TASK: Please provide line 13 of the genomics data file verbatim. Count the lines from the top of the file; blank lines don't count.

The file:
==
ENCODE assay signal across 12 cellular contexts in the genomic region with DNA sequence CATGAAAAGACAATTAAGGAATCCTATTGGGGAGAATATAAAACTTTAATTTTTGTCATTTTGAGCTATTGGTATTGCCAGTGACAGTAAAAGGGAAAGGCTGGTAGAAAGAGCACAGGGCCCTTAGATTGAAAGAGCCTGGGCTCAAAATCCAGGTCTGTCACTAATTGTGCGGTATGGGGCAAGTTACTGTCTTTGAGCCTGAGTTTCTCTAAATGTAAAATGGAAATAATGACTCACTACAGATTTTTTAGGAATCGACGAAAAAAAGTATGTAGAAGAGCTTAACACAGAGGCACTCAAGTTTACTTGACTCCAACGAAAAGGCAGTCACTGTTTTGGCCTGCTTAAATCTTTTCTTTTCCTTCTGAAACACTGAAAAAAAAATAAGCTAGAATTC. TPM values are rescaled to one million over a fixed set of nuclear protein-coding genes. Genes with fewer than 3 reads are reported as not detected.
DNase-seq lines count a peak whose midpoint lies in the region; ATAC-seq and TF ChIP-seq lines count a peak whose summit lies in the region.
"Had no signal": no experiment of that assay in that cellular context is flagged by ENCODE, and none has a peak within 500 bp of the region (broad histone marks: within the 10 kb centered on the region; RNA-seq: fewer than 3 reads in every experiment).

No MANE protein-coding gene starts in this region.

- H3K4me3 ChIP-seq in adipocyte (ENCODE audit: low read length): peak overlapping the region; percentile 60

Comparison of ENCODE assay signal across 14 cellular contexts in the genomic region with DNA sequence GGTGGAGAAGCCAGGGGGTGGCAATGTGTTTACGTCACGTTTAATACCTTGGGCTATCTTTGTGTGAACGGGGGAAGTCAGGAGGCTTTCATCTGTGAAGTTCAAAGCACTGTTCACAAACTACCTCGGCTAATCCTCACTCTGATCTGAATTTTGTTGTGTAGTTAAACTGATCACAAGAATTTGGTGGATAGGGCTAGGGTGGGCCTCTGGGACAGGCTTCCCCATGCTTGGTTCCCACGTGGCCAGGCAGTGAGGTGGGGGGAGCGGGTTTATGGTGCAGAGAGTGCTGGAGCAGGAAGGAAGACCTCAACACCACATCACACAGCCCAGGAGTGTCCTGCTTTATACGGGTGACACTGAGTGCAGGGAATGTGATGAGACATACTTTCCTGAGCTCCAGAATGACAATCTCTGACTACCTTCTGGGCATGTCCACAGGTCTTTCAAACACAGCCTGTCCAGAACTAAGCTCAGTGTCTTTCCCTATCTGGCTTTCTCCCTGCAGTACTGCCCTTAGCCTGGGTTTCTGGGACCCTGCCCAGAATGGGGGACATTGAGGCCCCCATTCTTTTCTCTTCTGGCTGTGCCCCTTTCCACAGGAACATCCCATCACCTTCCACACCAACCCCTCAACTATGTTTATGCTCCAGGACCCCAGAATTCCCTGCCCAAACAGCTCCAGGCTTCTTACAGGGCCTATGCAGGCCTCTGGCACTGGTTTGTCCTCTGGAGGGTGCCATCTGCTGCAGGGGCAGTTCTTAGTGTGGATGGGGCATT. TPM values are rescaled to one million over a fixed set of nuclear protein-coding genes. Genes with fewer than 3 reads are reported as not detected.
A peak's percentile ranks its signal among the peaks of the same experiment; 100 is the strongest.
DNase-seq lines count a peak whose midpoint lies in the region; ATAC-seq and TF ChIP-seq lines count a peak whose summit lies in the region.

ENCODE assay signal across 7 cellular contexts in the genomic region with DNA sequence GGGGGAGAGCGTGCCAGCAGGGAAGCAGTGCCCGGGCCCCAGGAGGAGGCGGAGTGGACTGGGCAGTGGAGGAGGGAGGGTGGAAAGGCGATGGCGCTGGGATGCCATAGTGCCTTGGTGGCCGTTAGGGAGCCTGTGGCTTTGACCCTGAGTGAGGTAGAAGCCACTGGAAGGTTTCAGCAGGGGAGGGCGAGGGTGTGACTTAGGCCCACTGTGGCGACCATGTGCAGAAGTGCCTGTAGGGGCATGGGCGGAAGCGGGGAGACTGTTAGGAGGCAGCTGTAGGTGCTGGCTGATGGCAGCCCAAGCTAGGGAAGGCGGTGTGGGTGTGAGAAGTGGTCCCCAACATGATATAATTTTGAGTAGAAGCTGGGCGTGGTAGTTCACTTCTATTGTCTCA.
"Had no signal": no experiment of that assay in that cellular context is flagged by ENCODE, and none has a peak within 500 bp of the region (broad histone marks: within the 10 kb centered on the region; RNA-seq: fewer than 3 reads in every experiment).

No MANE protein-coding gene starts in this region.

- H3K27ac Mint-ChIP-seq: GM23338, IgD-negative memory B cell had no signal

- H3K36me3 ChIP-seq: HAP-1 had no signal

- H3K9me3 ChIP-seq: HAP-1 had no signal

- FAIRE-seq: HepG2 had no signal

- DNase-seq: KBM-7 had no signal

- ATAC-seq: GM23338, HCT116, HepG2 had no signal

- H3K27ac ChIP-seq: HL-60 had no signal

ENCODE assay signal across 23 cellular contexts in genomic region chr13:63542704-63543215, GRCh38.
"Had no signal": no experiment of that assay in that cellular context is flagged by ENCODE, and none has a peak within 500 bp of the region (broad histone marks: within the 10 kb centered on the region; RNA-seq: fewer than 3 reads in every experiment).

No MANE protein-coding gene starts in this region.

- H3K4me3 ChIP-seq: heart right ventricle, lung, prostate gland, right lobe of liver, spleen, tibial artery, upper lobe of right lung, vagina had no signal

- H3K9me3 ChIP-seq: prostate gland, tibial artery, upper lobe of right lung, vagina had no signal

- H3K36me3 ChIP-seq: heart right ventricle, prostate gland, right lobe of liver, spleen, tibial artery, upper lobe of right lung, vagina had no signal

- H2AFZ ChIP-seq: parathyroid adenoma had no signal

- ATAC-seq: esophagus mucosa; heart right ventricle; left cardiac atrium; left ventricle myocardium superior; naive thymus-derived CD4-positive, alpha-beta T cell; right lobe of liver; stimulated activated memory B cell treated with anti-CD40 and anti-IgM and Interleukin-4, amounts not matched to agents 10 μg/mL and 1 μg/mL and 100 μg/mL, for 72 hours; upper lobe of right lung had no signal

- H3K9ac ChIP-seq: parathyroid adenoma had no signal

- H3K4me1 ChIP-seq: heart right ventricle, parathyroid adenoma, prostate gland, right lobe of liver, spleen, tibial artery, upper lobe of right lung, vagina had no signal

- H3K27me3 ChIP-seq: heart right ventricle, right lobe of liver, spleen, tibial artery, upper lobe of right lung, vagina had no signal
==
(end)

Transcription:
- H3K36me3 ChIP-seq: HAP-1 had no signal